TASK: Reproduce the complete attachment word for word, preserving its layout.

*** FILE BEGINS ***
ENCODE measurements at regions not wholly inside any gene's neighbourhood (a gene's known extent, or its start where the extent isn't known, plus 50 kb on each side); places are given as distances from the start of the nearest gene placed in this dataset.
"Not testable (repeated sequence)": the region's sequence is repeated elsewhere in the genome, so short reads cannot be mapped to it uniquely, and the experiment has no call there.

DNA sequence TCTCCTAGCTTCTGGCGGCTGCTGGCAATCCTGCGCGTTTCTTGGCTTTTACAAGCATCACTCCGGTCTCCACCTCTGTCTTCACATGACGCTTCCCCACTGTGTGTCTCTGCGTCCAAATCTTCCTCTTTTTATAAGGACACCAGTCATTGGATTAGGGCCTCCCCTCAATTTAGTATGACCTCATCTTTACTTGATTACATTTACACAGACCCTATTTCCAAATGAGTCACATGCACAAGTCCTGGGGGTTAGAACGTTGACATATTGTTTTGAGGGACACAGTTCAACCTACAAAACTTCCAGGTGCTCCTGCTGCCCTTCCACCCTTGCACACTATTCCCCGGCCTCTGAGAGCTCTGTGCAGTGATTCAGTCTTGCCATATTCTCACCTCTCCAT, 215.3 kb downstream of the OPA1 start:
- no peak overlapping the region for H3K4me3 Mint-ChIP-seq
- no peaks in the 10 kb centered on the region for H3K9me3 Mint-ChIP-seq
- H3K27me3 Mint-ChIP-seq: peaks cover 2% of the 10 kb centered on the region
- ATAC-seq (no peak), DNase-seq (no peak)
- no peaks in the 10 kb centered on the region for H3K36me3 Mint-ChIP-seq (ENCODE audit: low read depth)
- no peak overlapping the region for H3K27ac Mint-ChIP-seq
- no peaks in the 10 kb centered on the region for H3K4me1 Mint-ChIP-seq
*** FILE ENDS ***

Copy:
ENCODE measurements at regions not wholly inside any gene's neighbourhood (a gene's known extent, or its start where the extent isn't known, plus 50 kb on each side); places are given as distances from the start of the nearest gene placed in this dataset.
"Not testable (repeated sequence)": the region's sequence is repeated elsewhere in the genome, so short reads cannot be mapped to it uniquely, and the experiment has no call there.

DNA sequence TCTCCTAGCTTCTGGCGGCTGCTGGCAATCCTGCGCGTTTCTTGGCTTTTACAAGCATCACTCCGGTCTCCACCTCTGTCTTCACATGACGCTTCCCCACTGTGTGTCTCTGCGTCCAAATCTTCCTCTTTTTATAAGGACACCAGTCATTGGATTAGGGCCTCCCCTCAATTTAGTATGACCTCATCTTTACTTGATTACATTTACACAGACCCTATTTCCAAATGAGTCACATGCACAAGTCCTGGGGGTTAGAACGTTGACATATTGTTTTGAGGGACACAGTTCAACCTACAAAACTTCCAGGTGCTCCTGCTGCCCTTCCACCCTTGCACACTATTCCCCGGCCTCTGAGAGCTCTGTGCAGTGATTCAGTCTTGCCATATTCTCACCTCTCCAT, 215.3 kb downstream of the OPA1 start:
- no peak overlapping the region for H3K4me3 Mint-ChIP-seq
- no peaks in the 10 kb centered on the region for H3K9me3 Mint-ChIP-seq
- H3K27me3 Mint-ChIP-seq: peaks cover 2% of the 10 kb centered on the region
- ATAC-seq (no peak), DNase-seq (no peak)
- no peaks in the 10 kb centered on the region for H3K36me3 Mint-ChIP-seq (ENCODE audit: low read depth)
- no peak overlapping the region for H3K27ac Mint-ChIP-seq
- no peaks in the 10 kb centered on the region for H3K4me1 Mint-ChIP-seq